Difference between revisions of "Frobenius map"

From Citizendium
Jump to: navigation, search
(New entry, just a stub)
 
(specify commutativity)
Line 1: Line 1:
In [[algebra]], the '''Frobenius map''' is the ''p''-th power map considered as acting on algebras or fields of [[prime number|prime]] [[characteristic of a field|characteristic]] ''p''.
+
In [[algebra]], the '''Frobenius map''' is the ''p''-th power map considered as acting on [[commutativity|commutative]] algebras or fields of [[prime number|prime]] [[characteristic of a field|characteristic]] ''p''.
  
 
We write <math>F:x \mapsto x^p</math> and note that in characterstic ''p'' we have <math>(x+y)^p = x^p + y^p</math> so that ''F'' is a [[ring homomorphism]].  A homomorphism of fields is necessarily [[injective function|injective]], since it is a [[ring homomorphism]] with trivial kernel, and a field, viewed as a [[ring theory|ring]], has no non-trivial [[ideal]]s.  An [[endomorphism]] of a field need not be [[surjective function|surjective]], however.  An example is the Frobenius map applied to the [[rational function]] field <math>\mathbf{F}_p(X)</math>, which has as image the proper subfield <math>\mathbf{F}_p(X^p)</math>.
 
We write <math>F:x \mapsto x^p</math> and note that in characterstic ''p'' we have <math>(x+y)^p = x^p + y^p</math> so that ''F'' is a [[ring homomorphism]].  A homomorphism of fields is necessarily [[injective function|injective]], since it is a [[ring homomorphism]] with trivial kernel, and a field, viewed as a [[ring theory|ring]], has no non-trivial [[ideal]]s.  An [[endomorphism]] of a field need not be [[surjective function|surjective]], however.  An example is the Frobenius map applied to the [[rational function]] field <math>\mathbf{F}_p(X)</math>, which has as image the proper subfield <math>\mathbf{F}_p(X^p)</math>.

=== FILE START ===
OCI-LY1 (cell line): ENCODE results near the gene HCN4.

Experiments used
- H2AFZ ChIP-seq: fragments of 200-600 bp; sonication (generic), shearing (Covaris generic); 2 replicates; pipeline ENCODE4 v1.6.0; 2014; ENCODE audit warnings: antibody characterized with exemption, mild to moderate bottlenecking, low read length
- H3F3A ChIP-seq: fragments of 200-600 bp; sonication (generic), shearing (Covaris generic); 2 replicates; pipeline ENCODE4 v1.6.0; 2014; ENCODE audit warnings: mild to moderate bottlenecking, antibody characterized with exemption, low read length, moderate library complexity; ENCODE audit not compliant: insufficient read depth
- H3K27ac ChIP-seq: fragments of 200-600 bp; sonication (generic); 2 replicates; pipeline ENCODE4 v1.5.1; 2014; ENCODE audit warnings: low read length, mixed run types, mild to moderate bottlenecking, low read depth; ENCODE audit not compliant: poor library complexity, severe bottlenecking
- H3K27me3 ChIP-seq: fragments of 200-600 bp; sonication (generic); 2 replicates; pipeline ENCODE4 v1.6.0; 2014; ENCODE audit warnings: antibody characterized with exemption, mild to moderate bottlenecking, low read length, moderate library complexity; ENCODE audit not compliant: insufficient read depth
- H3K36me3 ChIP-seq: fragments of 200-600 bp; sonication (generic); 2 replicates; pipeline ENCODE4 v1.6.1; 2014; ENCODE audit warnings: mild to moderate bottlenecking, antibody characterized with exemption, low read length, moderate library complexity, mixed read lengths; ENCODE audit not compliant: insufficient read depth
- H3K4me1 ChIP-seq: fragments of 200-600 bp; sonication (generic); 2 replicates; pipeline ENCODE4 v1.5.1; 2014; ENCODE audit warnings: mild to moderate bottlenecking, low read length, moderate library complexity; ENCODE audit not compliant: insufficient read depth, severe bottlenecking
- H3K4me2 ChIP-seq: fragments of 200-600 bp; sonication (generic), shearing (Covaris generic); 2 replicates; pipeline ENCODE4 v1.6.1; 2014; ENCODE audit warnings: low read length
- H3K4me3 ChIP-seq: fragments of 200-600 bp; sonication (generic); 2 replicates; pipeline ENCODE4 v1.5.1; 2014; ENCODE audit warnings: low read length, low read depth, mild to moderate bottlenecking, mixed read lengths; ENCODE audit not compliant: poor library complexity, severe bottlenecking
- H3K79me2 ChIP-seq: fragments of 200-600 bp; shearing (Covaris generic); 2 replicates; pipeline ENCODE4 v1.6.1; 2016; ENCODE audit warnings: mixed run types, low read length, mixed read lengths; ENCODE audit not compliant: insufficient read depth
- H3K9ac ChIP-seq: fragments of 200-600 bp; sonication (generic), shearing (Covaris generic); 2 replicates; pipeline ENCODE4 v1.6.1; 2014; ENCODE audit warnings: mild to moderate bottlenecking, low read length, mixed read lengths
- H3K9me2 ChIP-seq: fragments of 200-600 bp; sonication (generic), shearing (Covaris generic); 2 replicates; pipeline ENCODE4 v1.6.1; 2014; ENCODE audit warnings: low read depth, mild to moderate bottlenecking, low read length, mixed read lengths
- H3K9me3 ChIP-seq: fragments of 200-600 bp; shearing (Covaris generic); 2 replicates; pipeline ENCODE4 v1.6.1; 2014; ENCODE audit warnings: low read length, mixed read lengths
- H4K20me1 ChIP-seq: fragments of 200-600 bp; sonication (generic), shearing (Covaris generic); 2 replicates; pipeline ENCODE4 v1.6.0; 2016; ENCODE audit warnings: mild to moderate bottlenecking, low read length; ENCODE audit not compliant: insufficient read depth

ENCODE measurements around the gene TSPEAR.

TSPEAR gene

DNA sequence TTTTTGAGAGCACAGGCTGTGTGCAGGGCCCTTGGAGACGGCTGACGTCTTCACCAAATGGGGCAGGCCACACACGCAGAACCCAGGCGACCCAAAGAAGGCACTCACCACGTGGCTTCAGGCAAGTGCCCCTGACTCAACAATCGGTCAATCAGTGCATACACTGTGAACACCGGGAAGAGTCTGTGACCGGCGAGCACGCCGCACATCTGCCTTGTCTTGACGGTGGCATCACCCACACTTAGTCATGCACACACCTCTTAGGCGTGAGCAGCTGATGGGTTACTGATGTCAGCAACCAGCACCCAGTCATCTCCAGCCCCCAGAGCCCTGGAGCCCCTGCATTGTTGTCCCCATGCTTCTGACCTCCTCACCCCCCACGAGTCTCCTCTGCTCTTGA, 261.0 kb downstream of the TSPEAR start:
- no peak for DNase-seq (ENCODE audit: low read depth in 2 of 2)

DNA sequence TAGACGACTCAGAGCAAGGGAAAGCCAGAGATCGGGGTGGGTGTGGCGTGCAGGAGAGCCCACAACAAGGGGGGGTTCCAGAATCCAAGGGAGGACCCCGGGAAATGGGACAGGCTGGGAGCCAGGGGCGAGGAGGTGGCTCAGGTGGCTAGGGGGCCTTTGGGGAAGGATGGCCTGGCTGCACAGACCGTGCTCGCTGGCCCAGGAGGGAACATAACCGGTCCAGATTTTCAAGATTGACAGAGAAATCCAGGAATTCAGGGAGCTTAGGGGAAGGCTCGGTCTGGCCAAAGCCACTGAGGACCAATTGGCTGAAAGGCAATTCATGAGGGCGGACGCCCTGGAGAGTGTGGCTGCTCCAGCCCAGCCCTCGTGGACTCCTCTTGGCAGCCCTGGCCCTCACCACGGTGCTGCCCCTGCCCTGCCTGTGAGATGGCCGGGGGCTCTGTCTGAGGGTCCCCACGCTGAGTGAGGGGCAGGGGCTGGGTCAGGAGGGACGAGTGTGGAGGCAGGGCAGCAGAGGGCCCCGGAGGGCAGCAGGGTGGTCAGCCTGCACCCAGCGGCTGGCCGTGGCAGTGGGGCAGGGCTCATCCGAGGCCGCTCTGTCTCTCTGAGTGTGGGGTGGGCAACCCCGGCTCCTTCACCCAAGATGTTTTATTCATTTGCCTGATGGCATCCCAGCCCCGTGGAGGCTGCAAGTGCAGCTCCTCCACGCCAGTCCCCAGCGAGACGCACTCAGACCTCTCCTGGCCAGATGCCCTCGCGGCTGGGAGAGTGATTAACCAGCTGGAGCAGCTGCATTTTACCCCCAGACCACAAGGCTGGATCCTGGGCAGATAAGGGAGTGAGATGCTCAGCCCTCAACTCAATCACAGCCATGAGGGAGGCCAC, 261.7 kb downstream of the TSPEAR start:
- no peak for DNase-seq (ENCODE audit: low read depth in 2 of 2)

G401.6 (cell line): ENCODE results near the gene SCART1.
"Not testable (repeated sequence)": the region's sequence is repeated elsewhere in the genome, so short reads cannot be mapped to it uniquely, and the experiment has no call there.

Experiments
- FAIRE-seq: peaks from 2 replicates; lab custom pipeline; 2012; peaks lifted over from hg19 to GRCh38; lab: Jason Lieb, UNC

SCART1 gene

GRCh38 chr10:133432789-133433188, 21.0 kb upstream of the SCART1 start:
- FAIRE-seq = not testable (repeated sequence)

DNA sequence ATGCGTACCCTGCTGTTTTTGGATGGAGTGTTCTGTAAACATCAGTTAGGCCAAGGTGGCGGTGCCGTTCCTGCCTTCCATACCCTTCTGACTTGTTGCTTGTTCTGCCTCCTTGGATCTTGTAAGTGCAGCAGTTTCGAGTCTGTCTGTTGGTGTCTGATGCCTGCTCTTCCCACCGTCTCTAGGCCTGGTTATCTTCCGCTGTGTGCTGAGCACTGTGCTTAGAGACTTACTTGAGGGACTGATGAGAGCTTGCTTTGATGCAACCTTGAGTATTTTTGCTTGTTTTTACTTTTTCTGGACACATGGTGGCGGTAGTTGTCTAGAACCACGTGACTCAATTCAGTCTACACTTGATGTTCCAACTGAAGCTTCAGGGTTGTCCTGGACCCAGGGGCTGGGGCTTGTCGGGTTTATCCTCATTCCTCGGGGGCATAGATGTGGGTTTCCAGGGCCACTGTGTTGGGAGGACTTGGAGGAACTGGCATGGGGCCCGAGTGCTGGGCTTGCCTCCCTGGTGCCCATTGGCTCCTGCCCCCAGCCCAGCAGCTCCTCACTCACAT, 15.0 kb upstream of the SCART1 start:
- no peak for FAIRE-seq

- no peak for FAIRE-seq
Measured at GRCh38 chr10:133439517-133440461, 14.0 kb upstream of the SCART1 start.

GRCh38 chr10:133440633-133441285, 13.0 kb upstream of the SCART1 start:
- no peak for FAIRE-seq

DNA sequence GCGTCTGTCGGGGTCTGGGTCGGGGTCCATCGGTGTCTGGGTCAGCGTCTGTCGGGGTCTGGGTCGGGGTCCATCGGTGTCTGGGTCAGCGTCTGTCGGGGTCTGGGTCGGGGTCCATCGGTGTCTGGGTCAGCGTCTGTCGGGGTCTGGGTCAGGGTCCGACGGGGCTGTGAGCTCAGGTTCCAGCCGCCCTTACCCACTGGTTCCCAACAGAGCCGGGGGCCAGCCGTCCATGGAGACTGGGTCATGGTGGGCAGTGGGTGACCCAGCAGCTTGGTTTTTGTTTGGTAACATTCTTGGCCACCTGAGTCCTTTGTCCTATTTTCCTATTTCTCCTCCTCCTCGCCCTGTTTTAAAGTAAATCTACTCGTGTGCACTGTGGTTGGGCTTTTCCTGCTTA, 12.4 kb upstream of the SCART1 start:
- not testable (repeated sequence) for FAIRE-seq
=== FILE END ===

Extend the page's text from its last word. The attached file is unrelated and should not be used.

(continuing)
Revision as of 14:34, 22 December 2008

In algebra, the Frobenius map is the p-th power map considered as acting on commutative algebras or fields of prime characteristic p.

We write and note that in characterstic p we have so that F is a ring homomorphism. A homomorphism of fields is necessarily injective, since it is a ring homomorphism with trivial kernel, and a field, viewed as a ring, has no non-trivial ideals. An endomorphism of a field need not be surjective, however. An example is the Frobenius map applied to the rational function field , which has as image the proper subfield .

Frobenius automorphism

When F is surjective as well as injective, it is called the Frobenius automorphism. One important instance is when the domain is a finite field.